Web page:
Muscle glycogen seems to be an important fuel source during resistance-type exercise (21), with studies reporting muscle glycogen depletion by up to 40% after a single bout of resistance exercise (12,13,30,32). For example, Robergs et al. (30) reported that 6 sets of 6 repetitions of leg extension at 70% 1RM caused a 38% reduction in the glycogen content of the vastus lateralis. It is well documented that although type II muscle fibers have greater glycogen stores compared with type I fibers (11), the rate of glycogenolysis during high-intensity exercise is also greater (11,18,34). Resistance exercise augments a similar response, with selectively greater muscle glycogen use in type II vs. type I muscle fibers (19,30). If, as suggested by Lambert and Flynn (21), the depletion of muscle glycogen is a contributing factor to the generation of fatigue during resistance exercise, then increasing pre-exercise glycogen stores might have the potential to enhance performance.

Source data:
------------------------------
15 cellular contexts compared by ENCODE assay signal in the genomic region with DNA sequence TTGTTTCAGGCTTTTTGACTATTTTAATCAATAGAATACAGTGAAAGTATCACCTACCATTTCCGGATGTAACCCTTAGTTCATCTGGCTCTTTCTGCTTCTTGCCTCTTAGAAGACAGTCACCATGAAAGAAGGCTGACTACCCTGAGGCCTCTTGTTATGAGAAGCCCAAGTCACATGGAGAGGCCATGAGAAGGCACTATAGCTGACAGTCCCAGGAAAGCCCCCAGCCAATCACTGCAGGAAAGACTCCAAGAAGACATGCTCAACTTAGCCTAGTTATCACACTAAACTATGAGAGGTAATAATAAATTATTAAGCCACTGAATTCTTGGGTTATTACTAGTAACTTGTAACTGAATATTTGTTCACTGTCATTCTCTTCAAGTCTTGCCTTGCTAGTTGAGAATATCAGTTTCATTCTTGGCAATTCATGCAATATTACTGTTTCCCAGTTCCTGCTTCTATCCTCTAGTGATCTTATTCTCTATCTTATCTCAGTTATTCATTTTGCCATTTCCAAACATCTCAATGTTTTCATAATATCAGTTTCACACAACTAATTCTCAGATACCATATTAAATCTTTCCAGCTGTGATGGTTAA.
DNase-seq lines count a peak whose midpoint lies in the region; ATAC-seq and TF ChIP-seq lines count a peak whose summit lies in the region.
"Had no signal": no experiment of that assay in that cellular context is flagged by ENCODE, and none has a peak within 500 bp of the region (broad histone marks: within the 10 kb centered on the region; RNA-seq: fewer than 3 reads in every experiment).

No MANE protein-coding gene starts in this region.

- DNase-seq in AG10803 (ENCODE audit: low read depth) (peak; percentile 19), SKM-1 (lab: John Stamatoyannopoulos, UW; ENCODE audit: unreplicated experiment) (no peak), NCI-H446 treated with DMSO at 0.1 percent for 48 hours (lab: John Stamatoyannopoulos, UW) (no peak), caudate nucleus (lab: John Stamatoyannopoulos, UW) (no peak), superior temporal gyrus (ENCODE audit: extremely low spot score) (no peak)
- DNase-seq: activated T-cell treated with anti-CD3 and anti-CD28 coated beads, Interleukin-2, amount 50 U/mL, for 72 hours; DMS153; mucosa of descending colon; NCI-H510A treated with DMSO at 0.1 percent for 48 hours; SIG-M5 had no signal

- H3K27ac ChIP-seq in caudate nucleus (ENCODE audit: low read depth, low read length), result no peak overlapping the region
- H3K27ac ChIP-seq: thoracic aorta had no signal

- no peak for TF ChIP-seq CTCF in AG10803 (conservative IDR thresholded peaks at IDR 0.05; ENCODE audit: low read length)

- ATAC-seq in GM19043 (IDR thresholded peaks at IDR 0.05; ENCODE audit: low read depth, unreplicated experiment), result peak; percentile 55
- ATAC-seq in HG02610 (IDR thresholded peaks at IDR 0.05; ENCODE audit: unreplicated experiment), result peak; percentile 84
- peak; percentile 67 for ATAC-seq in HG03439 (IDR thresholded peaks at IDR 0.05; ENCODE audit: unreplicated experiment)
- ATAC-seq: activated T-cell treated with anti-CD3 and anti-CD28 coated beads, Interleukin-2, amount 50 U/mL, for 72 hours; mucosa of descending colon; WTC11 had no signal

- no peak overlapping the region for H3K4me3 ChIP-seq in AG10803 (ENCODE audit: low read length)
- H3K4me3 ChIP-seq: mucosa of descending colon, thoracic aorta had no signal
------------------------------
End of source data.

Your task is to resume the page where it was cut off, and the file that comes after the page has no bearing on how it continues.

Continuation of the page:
Consumption of a high-carbohydrate meal after an overnight fast has been shown to produce a small, but potentially meaningful, increase in the skeletal muscle glycogen content (3), which may account for the enhanced performance in the BC trial. Indeed, the fact that carbohydrate intake after an overnight fast only induces a small increase in muscle glycogen might go some way to explain the pattern of results in this study. For both back squat and bench press, repetitions completed were greater during BC when compared with BO in the first 2 sets alone. It is possible that the extra repetitions performed in sets 1 and 2 used any additional glycogen present at the start of the exercise in the BC trial, meaning that by the time subjects performed sets 3 and 4, the muscle glycogen content was similar between trials. In addition to muscle glycogen, the consumption of breakfast in BC would have substantially increased liver glycogen when compared with BO (16,27). Although liver glycogen seems to be an important energy store used during endurance exercise (10), its relevance to resistance-type exercise performance is unknown. However, in the absence of an exogenous carbohydrate source, liver glycogenolysis helps to maintain blood glucose levels. Provision of exogenous carbohydrate during resistance exercise has been shown to attenuate muscle glycogen use (12) and increase performance (14,22). Therefore, it is possible that starting exercise with greater liver glycogen stores might mean a greater supply of glucose to the working muscle from blood glucose, reducing the reliance on muscle glycogen and enhancing performance capabilities.